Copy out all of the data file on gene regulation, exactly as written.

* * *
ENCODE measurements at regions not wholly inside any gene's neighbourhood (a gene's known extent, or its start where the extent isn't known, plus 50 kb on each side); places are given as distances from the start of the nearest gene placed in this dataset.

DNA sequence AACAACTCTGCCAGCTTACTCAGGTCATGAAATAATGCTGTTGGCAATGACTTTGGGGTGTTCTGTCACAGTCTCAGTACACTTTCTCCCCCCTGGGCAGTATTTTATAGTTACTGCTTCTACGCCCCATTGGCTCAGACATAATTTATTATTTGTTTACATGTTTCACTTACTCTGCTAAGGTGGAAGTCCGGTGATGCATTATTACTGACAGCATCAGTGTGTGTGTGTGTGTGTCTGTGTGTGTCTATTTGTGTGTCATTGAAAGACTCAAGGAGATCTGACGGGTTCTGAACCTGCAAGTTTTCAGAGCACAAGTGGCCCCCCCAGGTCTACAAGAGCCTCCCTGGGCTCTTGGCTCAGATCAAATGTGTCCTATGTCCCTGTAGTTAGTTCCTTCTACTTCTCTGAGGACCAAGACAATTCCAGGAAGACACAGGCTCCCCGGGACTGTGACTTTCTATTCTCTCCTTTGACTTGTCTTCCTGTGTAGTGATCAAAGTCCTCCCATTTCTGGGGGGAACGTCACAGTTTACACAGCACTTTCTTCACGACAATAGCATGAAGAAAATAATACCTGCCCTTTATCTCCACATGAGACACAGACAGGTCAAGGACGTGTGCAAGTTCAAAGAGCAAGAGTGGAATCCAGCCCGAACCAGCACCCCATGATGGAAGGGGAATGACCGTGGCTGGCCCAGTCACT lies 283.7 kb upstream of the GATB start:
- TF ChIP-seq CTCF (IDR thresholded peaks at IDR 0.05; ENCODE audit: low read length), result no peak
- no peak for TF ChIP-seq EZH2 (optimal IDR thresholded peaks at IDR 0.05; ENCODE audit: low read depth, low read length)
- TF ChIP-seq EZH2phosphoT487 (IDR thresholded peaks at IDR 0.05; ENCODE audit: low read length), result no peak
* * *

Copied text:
ENCODE measurements at regions not wholly inside any gene's neighbourhood (a gene's known extent, or its start where the extent isn't known, plus 50 kb on each side); places are given as distances from the start of the nearest gene placed in this dataset.

DNA sequence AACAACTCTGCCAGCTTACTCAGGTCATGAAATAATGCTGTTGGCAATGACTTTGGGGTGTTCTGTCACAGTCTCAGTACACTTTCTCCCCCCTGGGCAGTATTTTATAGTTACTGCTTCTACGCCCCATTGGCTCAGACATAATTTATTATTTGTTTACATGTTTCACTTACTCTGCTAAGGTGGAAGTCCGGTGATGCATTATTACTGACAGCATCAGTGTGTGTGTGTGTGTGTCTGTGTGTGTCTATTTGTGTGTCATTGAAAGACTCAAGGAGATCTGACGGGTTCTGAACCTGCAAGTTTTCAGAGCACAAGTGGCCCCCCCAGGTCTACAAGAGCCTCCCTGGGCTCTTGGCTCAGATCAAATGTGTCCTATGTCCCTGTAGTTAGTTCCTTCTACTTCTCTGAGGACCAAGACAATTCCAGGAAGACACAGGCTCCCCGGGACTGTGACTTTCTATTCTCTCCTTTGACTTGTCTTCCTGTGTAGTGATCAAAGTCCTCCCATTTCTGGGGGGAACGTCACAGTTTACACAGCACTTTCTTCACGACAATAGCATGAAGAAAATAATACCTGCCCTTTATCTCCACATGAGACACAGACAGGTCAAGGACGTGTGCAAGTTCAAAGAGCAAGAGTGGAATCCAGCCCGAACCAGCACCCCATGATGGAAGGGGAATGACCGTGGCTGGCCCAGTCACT lies 283.7 kb upstream of the GATB start:
- TF ChIP-seq CTCF (IDR thresholded peaks at IDR 0.05; ENCODE audit: low read length), result no peak
- no peak for TF ChIP-seq EZH2 (optimal IDR thresholded peaks at IDR 0.05; ENCODE audit: low read depth, low read length)
- TF ChIP-seq EZH2phosphoT487 (IDR thresholded peaks at IDR 0.05; ENCODE audit: low read length), result no peak